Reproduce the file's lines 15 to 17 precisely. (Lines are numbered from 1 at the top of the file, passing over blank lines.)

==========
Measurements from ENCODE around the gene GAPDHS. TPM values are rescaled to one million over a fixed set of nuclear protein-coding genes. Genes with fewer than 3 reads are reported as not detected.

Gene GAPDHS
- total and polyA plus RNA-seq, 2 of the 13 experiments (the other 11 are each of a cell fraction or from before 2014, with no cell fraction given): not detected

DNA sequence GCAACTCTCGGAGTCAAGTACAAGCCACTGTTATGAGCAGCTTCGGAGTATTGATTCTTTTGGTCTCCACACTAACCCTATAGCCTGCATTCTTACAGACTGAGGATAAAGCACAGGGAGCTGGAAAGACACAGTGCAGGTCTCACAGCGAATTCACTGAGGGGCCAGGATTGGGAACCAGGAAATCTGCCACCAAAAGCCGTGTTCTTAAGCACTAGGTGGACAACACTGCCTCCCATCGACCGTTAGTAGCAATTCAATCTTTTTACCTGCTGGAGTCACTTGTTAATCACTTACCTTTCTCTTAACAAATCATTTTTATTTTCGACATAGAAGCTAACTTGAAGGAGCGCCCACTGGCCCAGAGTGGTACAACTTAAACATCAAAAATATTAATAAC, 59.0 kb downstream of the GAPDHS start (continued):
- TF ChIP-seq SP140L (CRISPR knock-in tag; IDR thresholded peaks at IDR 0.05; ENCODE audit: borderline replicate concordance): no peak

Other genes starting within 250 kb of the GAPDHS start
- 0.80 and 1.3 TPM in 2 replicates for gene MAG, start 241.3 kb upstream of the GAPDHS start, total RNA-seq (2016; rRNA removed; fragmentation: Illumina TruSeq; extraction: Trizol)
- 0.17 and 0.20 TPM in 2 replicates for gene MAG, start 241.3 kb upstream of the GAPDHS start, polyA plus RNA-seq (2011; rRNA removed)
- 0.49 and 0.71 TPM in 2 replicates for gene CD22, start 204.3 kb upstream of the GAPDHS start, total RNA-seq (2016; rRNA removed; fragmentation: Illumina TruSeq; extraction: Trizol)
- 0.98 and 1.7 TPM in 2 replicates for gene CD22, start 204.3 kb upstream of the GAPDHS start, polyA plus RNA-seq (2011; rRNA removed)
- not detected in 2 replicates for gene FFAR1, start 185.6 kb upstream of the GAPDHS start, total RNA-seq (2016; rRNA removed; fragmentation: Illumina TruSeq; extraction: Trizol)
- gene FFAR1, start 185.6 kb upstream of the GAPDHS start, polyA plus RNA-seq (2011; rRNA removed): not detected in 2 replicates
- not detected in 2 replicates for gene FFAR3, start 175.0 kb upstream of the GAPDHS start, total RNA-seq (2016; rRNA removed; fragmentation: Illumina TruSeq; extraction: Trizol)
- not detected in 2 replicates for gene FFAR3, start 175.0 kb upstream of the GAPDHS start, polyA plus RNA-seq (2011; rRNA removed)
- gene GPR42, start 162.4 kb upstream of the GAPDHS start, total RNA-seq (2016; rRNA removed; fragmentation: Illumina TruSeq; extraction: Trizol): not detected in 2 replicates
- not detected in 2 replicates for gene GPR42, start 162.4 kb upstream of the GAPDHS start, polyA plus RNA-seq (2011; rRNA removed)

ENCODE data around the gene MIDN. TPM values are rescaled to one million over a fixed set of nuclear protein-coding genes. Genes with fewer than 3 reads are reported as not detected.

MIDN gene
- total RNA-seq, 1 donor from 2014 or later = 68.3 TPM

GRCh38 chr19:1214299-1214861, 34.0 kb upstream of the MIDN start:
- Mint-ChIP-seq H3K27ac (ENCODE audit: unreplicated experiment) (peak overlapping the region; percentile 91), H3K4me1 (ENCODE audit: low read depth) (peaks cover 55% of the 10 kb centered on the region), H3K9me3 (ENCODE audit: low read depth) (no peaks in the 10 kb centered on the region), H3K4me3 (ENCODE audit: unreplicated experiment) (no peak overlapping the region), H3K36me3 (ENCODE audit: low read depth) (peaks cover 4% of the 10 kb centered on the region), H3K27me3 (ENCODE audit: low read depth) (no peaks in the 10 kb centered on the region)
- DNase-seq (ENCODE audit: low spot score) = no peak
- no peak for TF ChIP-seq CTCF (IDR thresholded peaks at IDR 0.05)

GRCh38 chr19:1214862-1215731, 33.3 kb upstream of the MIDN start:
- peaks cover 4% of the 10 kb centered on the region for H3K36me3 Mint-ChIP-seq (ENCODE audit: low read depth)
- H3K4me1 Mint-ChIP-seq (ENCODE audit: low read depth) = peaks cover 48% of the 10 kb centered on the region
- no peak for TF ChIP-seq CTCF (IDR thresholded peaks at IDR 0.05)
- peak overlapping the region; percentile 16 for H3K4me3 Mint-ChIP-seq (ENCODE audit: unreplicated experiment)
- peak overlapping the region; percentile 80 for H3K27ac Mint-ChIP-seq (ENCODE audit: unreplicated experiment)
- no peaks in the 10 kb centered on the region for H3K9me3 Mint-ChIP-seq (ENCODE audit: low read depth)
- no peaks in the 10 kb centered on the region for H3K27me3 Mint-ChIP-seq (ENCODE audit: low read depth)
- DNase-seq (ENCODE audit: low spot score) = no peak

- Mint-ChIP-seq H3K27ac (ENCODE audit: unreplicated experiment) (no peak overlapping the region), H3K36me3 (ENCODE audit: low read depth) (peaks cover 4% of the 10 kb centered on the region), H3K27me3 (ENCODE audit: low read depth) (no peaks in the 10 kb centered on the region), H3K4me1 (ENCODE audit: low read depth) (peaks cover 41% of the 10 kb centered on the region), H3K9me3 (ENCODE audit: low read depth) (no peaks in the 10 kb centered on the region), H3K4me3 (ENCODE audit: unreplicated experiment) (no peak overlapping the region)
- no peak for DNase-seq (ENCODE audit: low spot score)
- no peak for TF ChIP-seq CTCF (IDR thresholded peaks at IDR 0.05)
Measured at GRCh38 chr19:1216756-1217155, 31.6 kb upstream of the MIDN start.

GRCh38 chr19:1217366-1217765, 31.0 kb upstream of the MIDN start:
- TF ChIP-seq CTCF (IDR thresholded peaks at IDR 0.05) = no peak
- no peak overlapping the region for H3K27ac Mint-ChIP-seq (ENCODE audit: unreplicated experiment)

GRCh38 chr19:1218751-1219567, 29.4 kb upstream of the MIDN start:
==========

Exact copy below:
- gene GPR42, start 162.4 kb upstream of the GAPDHS start, total RNA-seq (2016; rRNA removed; fragmentation: Illumina TruSeq; extraction: Trizol): not detected in 2 replicates
- not detected in 2 replicates for gene GPR42, start 162.4 kb upstream of the GAPDHS start, polyA plus RNA-seq (2011; rRNA removed)

ENCODE data around the gene MIDN. TPM values are rescaled to one million over a fixed set of nuclear protein-coding genes. Genes with fewer than 3 reads are reported as not detected.